Anaphylaxis quick facts

Note to on-line users not in my classes: this is a study sheet. It is not complete instruction in first aid or precautions for allergic reactions.

See a cautionary tale from Yosemite National Park about remembering to pack your medications at the end of this webpage.

Anaphylaxis (severe allergic reaction)

Swelling of air passages restricts breathing

Usually occurs suddenly

Triggered by-

    Food (commonly – nuts, shellfish, coconut oils, strawberries)

    insect stings

    animal dander

    pollen

    medications (antibiotics, sulfa,)

    unknown causes

reactions can be mild to severe – death may occur if a person’s breathing is severely restricted

Signs and Symptoms

Signs and Symptoms of Anaphylaxis

    Hives

    Itching

    Rash

    Weakness

    Nausea/vomiting/ stomach cramps

    Metallic taste or tingling in mouth

    Dizziness, fainting or sudden weakness

    Trouble breathing that includes coughing and/or wheezing

    Tightness in chest/throat

    Swelling of face/neck/tongue

    a sense of doom

Care for Anaphylaxis

    Call 911 if the person is having trouble breathing or if the person says that his/her throat is closing

    Position victim in the most comfortable position that aids breathing

    Administer supplemental oxygen

    Have victim use anaphylaxis kit if one is available

Care for Respiratory Distress

Have victim rest in comfortable position

Keep victim from getting chilled or overheated

Reduce heat; add moisture

If authorized, help victim take any medications

Summon more advanced medical personnel

Monitor vital signs

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Prevention notes:

Brightly colored clothing, flowery prints and black attract insects more than white, green, tan or khaki without prints/patterns. Wear shoes and keep arms and legs covered if possible. Long-sleeved shirts and pants work to some degree 24 hours a day, but we counted fifty mosquitos in my husband’s back during a lunch stop up on a Mount Rainier trail.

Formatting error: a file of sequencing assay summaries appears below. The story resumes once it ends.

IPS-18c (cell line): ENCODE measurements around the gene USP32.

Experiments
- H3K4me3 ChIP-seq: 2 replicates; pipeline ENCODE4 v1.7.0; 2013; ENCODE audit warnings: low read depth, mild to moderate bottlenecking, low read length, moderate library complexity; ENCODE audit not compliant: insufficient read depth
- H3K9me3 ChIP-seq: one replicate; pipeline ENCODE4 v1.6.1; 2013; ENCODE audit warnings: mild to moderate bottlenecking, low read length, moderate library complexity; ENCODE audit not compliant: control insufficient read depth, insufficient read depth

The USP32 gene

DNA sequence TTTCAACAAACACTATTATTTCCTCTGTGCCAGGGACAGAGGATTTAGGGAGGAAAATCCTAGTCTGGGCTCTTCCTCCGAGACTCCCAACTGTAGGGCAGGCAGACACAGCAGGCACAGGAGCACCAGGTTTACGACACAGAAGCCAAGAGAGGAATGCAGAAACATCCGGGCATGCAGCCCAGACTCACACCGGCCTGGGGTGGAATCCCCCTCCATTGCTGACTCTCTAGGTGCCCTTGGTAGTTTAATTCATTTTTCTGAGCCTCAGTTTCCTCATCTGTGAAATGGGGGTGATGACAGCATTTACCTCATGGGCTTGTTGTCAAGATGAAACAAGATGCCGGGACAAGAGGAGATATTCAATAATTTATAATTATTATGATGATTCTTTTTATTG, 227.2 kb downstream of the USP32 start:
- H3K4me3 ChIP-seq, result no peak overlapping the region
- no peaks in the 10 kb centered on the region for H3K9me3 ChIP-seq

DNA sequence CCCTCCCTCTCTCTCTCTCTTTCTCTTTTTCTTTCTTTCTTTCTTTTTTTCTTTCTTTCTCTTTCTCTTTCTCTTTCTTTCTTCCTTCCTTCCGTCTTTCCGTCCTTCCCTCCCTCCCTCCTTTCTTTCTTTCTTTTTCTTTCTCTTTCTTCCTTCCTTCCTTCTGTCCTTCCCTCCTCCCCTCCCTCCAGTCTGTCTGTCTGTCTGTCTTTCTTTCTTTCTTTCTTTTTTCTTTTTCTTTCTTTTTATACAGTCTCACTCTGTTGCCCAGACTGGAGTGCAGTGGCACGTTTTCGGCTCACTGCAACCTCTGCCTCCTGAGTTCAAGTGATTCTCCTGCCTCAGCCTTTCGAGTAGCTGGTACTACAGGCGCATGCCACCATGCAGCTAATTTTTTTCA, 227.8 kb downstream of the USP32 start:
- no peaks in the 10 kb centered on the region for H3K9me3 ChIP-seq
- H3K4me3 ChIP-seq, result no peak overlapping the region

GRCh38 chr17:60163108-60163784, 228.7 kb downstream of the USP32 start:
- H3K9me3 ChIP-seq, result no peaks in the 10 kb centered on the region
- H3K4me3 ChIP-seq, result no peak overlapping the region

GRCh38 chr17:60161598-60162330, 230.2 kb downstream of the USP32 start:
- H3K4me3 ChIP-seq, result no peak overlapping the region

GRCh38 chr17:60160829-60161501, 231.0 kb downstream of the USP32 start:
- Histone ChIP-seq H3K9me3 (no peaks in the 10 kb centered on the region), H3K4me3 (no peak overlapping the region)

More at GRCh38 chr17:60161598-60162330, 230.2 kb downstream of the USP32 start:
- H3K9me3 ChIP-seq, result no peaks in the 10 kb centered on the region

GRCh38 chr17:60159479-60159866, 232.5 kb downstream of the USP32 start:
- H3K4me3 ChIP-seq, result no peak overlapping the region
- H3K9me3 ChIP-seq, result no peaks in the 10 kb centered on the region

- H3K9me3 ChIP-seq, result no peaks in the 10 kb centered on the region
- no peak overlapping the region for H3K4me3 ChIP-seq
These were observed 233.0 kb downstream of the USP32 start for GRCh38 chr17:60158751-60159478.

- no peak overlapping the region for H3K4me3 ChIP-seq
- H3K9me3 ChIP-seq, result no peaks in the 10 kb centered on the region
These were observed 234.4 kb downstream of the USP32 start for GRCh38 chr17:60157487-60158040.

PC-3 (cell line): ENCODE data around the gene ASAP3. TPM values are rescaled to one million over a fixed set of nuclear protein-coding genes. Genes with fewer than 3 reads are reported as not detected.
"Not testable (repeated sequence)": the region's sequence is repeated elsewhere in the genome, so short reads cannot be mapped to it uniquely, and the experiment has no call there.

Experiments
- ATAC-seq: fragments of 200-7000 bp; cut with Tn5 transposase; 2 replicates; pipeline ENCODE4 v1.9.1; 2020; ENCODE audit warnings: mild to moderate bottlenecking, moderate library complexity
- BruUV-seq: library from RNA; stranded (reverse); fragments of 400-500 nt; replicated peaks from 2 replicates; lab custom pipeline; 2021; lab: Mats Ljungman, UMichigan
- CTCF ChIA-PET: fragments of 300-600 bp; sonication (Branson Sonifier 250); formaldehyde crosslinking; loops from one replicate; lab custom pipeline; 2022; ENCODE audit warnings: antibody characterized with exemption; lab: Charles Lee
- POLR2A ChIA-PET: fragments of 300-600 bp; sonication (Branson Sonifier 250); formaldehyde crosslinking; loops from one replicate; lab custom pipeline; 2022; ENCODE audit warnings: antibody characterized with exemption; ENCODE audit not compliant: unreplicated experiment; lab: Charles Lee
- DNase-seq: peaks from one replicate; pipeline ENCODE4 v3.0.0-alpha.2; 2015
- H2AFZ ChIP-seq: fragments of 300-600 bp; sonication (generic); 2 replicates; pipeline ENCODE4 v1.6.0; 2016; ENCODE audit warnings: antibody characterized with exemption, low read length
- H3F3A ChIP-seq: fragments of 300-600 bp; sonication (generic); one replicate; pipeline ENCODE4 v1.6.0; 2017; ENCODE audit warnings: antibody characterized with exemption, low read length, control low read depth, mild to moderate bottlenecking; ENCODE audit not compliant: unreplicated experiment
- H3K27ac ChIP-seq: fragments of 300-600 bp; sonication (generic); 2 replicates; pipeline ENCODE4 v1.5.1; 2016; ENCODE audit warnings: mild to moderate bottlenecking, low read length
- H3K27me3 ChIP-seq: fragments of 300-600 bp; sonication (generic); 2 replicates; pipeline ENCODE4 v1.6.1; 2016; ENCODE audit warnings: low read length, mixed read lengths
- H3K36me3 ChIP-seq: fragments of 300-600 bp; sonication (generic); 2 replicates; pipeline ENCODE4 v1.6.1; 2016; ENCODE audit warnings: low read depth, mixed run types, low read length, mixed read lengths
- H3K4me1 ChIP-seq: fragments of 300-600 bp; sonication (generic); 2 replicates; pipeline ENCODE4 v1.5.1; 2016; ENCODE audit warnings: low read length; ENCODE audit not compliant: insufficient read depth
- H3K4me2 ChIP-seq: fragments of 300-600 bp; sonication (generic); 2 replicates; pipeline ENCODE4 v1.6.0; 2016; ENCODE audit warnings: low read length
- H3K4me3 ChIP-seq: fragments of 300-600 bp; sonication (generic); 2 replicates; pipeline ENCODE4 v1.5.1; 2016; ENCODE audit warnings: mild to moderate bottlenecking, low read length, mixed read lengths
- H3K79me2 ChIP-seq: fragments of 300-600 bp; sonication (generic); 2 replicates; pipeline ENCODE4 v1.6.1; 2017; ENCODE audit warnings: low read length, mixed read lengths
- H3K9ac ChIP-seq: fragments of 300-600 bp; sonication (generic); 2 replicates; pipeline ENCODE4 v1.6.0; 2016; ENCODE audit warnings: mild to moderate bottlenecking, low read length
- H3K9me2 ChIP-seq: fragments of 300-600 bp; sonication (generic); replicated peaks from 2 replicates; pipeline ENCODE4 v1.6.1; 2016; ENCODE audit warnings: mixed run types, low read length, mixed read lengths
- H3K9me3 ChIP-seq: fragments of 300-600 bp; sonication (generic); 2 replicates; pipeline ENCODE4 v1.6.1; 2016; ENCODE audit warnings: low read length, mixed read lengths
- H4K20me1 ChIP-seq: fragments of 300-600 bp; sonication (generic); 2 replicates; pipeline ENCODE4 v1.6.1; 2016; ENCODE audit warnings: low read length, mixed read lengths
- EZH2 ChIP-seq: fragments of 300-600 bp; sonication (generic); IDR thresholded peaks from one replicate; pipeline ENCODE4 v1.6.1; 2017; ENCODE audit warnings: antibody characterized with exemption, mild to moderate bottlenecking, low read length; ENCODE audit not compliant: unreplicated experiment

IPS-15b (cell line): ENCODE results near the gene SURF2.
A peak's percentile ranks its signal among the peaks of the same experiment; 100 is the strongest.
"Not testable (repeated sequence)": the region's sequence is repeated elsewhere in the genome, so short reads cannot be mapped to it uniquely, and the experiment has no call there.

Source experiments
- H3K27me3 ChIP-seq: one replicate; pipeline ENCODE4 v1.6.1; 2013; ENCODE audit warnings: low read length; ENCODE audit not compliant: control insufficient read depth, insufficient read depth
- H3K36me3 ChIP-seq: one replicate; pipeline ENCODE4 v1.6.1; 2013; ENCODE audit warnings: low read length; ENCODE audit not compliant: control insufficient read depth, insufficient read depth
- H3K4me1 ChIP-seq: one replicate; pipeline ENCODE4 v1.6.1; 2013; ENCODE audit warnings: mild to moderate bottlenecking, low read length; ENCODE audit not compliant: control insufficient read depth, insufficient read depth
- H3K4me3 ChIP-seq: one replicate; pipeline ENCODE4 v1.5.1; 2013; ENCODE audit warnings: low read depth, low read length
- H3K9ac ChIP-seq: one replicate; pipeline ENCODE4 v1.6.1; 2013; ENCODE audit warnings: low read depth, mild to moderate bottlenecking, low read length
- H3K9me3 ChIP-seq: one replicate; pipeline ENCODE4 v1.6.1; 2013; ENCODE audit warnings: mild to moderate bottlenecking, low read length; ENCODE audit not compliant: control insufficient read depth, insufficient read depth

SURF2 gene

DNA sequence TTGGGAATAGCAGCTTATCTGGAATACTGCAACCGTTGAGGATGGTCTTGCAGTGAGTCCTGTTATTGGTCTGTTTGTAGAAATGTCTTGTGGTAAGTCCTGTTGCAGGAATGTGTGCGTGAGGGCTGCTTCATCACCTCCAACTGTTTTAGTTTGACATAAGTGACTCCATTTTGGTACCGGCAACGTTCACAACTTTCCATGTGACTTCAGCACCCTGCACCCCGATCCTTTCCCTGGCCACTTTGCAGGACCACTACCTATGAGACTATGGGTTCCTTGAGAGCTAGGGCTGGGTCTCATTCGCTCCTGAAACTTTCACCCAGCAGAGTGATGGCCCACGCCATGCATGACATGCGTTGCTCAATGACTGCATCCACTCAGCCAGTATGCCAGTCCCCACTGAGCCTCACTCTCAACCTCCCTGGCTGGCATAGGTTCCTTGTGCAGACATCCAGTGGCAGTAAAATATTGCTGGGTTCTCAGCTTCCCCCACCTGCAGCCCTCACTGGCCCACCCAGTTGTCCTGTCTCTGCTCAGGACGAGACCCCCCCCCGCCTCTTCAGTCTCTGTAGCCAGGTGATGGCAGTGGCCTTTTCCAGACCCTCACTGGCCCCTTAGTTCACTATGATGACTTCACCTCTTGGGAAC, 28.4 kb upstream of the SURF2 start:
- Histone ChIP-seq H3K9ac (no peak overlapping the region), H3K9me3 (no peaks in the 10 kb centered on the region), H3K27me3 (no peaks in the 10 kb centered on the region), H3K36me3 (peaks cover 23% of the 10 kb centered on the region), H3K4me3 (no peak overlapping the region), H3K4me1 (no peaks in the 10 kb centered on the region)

In brush, put your socks up over pant legs.

Perfumes in lotion, suntan lotion, deodorant and other cosmetics attract.

Don’t bring clothes camping that have been rinsed or dried with mosquito-attracting scented softeners (plus, dryer sheets can make a greasy stain on clothes if they get stuck to them, and the softeners can decrease the lofting and wicking of garments).

My allergist told me to take vitamin B1 for a month before camping trips, but a brochure on West Nile virus from the Santa Clara County (California) Vector Control District said “Vitamin B1 and ultrasonic devices are not effective in preventing mosquito bites.”

Along with adults wearing long sleeved clothing and using an effective repellant, it recommends “place mosquito netting over infant carriers when you are outdoors with babies.”

Food attracts, store it in closed containers; avoid open garbage receptacles. We’ve had some success when we grill a salmon by leaving the head a bit of a ways aside awhile before we start cooking to attract any yellowjackets to it instead of our meal. (Of course we don’t set it where it will simply attract insects to other campers and of course we pick up the head after the meal and we wouldn’t do this where or when there was any chance of an animal finding the head.)

A fact sheet on the subject of yellow jackets from the Santa Clara Valley Urban Runoff Pollution Prevention Program said, in part:

“Outdoors do not drink soft drinks or other sugary drinks from open containers. Use cups with lids and straws, and look before you sip. Do not carry snacks containing meat or sugar in open containers.

Avoid going barefoot, especially in vegetation.

Do not squash a yellowjacket. When crushed, many yellowjacket species emit a chemical that can cause other nearby yellowjackets to attack.

Always examine wet towels or wet clothing before you pick them up outdoors.”

When camping, shake out your sleeping bag before going to sleep.

insect repellant has answers to questions about the percentage of DEET needed in an effective insect repellant, toxicity allergies, and more.

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Can a person who is prescribed an epi-pen risk going into the wilderness?

Be sure your travel companions know about your allergies, reactions you have previously had and where you keep your (easily accessible, not buried way down in a dry bag) medications.